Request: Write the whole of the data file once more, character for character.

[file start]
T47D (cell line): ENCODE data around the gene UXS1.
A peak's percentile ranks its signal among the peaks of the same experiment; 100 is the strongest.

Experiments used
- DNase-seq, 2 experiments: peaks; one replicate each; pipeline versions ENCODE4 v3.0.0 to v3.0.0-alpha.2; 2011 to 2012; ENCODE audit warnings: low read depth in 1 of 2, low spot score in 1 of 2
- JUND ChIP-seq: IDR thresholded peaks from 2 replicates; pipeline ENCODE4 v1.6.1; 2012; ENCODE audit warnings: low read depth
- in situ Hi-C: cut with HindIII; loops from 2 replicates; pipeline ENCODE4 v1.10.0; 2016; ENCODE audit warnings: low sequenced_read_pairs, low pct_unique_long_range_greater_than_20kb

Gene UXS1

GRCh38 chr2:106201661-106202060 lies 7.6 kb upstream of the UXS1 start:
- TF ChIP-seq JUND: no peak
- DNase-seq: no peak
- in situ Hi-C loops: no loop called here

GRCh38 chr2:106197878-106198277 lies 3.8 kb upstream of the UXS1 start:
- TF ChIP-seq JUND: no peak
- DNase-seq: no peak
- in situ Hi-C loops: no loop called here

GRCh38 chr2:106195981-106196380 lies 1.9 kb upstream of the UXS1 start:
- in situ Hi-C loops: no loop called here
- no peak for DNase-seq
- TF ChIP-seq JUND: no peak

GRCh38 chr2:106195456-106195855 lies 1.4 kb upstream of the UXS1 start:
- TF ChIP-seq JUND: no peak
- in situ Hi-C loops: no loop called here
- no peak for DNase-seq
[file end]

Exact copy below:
T47D (cell line): ENCODE data around the gene UXS1.
A peak's percentile ranks its signal among the peaks of the same experiment; 100 is the strongest.

Experiments used
- DNase-seq, 2 experiments: peaks; one replicate each; pipeline versions ENCODE4 v3.0.0 to v3.0.0-alpha.2; 2011 to 2012; ENCODE audit warnings: low read depth in 1 of 2, low spot score in 1 of 2
- JUND ChIP-seq: IDR thresholded peaks from 2 replicates; pipeline ENCODE4 v1.6.1; 2012; ENCODE audit warnings: low read depth
- in situ Hi-C: cut with HindIII; loops from 2 replicates; pipeline ENCODE4 v1.10.0; 2016; ENCODE audit warnings: low sequenced_read_pairs, low pct_unique_long_range_greater_than_20kb

Gene UXS1

GRCh38 chr2:106201661-106202060 lies 7.6 kb upstream of the UXS1 start:
- TF ChIP-seq JUND: no peak
- DNase-seq: no peak
- in situ Hi-C loops: no loop called here

GRCh38 chr2:106197878-106198277 lies 3.8 kb upstream of the UXS1 start:
- TF ChIP-seq JUND: no peak
- DNase-seq: no peak
- in situ Hi-C loops: no loop called here

GRCh38 chr2:106195981-106196380 lies 1.9 kb upstream of the UXS1 start:
- in situ Hi-C loops: no loop called here
- no peak for DNase-seq
- TF ChIP-seq JUND: no peak

GRCh38 chr2:106195456-106195855 lies 1.4 kb upstream of the UXS1 start:
- TF ChIP-seq JUND: no peak
- in situ Hi-C loops: no loop called here
- no peak for DNase-seq